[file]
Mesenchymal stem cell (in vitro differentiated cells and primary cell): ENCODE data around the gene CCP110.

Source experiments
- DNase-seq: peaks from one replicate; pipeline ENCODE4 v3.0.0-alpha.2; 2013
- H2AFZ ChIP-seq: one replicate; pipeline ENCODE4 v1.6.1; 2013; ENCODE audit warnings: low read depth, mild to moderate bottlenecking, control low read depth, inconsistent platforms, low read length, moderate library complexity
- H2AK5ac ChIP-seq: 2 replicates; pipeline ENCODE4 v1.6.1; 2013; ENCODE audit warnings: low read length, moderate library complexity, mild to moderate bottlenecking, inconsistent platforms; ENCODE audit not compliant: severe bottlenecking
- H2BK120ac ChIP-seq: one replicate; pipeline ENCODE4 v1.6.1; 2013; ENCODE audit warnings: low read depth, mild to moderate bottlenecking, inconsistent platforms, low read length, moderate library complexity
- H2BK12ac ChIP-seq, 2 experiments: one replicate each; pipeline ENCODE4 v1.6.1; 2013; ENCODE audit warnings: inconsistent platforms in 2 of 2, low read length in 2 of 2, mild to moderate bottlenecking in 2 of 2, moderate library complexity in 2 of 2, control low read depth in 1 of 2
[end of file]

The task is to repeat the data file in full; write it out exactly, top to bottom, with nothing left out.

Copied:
Mesenchymal stem cell (in vitro differentiated cells and primary cell): ENCODE data around the gene CCP110.

Source experiments
- DNase-seq: peaks from one replicate; pipeline ENCODE4 v3.0.0-alpha.2; 2013
- H2AFZ ChIP-seq: one replicate; pipeline ENCODE4 v1.6.1; 2013; ENCODE audit warnings: low read depth, mild to moderate bottlenecking, control low read depth, inconsistent platforms, low read length, moderate library complexity
- H2AK5ac ChIP-seq: 2 replicates; pipeline ENCODE4 v1.6.1; 2013; ENCODE audit warnings: low read length, moderate library complexity, mild to moderate bottlenecking, inconsistent platforms; ENCODE audit not compliant: severe bottlenecking
- H2BK120ac ChIP-seq: one replicate; pipeline ENCODE4 v1.6.1; 2013; ENCODE audit warnings: low read depth, mild to moderate bottlenecking, inconsistent platforms, low read length, moderate library complexity
- H2BK12ac ChIP-seq, 2 experiments: one replicate each; pipeline ENCODE4 v1.6.1; 2013; ENCODE audit warnings: inconsistent platforms in 2 of 2, low read length in 2 of 2, mild to moderate bottlenecking in 2 of 2, moderate library complexity in 2 of 2, control low read depth in 1 of 2